-Chest X-Ray: It can reveal any major abnormality in the lungs or the airway. However, this is relatively less-sensitive imaging technique for the diagnosis of lung cancer.

8. Thoracentesis: This technique is generally utilized in case of accumulation of fluid between the pleural membranes (pleural effusion). This can result from lung cancer extending up to these membranes or due to other conditions such as heart failure or infections, etc. The accumulated fluid sample is collected with the help of a needle inserted between the ribs and up to the pleural cavity. The collected sample is then examined under a microscope for the presence of cancer cells.


9. Laboratory Tests for Biopsy Samples: Biopsy samples contain a small number of cells or a tiny piece of tissue, collected from the affected area or lymph node with the help of the biopsy instrument. When subjected to various laboratory tests, these samples provide information about the type of cancer, the presence of specific defective genes or proteins, etc. The detected defects may then be targeted with a targeted therapy. Following are the techniques used for evaluation of biopsy samples for lung cancer treatment:


-Immunohistochemical testing: In this, a very thin portion of the biopsy sample is first attached to a microscope glass slide. The sample is then treated with a specific antibody which gets attached to a protein specific to certain types of cancer cells. Some reagents are then added to the treated sample that causes the bound antibody to changes its color. The change in color of the antibody-protein complex can be observed under the microscope.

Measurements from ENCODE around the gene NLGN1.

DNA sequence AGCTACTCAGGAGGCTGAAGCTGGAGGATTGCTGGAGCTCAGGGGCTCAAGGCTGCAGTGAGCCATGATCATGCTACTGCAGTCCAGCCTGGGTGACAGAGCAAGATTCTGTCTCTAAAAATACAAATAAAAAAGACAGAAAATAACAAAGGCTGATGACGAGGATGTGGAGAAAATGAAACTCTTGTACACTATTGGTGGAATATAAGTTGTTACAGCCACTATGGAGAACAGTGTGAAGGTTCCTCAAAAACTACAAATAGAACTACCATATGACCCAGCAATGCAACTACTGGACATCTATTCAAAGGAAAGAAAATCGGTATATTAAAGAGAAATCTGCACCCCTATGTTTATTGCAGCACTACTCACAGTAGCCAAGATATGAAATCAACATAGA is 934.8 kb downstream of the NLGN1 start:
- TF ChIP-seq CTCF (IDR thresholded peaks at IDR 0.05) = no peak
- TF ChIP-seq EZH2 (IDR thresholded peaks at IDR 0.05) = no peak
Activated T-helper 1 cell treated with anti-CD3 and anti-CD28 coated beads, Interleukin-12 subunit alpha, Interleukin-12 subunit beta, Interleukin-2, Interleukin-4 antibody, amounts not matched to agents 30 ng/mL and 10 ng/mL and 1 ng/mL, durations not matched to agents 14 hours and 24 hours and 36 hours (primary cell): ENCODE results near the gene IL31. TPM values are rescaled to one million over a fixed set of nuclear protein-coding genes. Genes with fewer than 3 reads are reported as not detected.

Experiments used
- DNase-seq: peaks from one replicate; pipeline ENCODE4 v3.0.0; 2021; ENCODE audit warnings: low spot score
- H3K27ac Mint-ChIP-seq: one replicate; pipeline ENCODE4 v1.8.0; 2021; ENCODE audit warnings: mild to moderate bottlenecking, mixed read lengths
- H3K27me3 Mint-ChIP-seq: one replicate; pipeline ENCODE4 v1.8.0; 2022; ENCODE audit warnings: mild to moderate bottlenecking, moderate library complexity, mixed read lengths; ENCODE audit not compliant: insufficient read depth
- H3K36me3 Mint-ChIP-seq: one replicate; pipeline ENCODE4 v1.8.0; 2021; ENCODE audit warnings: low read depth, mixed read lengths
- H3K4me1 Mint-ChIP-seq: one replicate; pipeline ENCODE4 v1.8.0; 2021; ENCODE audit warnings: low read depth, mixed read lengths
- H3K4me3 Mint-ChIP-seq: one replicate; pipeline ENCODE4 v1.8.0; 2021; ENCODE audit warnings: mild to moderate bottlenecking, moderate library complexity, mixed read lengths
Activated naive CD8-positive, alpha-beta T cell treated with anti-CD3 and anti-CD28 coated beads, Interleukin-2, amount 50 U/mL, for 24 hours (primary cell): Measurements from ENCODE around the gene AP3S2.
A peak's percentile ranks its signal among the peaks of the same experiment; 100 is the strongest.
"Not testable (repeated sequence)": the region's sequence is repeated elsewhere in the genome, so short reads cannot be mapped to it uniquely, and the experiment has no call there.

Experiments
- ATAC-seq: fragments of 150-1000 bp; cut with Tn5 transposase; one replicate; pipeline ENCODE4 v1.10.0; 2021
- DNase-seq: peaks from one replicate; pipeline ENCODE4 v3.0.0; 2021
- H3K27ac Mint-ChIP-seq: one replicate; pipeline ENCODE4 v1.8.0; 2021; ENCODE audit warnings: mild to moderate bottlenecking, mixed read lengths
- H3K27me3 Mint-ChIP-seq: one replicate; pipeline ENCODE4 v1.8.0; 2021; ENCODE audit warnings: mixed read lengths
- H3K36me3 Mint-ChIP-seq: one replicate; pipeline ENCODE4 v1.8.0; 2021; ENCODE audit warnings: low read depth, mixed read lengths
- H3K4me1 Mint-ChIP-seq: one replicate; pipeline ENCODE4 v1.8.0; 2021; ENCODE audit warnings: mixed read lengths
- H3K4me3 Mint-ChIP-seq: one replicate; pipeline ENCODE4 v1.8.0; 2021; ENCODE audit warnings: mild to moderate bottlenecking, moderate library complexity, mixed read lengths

-Fluorescent in situ hybridization (FISH): In this technique, a fluorescent RNA probe is used which binds to a specific gene (a specific sequence of DNA) in the sample. The presence of genetic alterations can be confirmed with the help of fluorescent microscopy.


With the development of targeted drugs to treat the different type of NSCLC, the role of molecular testing becomes crucial for the selection of the appropriate lung cancer treatment option. Following are some tests recommended before starting a targeted or immune therapy for NSCLC: epidermal growth factor receptor (EGFR) mutation, anaplastic lymphoma kinase (ALK) gene rearrangements, ROS1 rearrangements, programmed cell death ligand 1 (PD-L1) testing, etc.


10.Lung/Pulmonary Function Tests: Lung volume measurements are generally performed with the help of spirometer – an instrument that measures air flow during inspiration and expiration. These tests help in estimating the functional capability of the lungs so that the physician/surgeon can estimate how much part of the lung can be safely resected.